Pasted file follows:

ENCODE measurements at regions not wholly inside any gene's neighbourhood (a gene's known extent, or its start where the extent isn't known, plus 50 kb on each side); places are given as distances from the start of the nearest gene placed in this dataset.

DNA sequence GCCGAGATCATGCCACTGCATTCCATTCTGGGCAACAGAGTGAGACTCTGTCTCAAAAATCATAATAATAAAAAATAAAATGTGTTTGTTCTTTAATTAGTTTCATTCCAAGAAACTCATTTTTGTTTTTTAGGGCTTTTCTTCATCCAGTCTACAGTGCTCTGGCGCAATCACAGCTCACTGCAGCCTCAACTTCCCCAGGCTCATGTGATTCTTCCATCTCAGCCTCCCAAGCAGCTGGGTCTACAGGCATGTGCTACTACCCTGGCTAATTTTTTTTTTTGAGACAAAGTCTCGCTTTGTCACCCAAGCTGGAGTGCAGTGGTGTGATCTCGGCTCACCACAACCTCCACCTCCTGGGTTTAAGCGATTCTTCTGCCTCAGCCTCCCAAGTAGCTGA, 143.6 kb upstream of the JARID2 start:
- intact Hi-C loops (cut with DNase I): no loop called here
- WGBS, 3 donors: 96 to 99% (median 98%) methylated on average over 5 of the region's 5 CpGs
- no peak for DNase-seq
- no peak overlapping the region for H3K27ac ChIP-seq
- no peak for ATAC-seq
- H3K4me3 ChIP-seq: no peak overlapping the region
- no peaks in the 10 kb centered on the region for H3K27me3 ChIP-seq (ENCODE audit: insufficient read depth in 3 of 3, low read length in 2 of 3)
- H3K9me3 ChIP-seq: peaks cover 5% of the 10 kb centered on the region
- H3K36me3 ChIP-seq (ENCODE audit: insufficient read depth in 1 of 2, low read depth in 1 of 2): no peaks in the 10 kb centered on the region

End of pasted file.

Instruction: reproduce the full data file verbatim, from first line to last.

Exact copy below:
ENCODE measurements at regions not wholly inside any gene's neighbourhood (a gene's known extent, or its start where the extent isn't known, plus 50 kb on each side); places are given as distances from the start of the nearest gene placed in this dataset.

DNA sequence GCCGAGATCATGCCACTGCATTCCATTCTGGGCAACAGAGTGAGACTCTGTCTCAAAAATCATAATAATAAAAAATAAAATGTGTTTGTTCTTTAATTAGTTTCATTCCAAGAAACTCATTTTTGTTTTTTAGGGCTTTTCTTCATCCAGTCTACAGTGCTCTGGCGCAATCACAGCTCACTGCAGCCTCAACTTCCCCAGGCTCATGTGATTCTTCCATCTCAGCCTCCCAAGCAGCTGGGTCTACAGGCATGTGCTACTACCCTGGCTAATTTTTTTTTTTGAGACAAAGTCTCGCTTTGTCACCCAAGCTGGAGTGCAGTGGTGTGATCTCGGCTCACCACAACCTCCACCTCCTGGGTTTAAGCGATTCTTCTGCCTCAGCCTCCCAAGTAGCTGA, 143.6 kb upstream of the JARID2 start:
- intact Hi-C loops (cut with DNase I): no loop called here
- WGBS, 3 donors: 96 to 99% (median 98%) methylated on average over 5 of the region's 5 CpGs
- no peak for DNase-seq
- no peak overlapping the region for H3K27ac ChIP-seq
- no peak for ATAC-seq
- H3K4me3 ChIP-seq: no peak overlapping the region
- no peaks in the 10 kb centered on the region for H3K27me3 ChIP-seq (ENCODE audit: insufficient read depth in 3 of 3, low read length in 2 of 3)
- H3K9me3 ChIP-seq: peaks cover 5% of the 10 kb centered on the region
- H3K36me3 ChIP-seq (ENCODE audit: insufficient read depth in 1 of 2, low read depth in 1 of 2): no peaks in the 10 kb centered on the region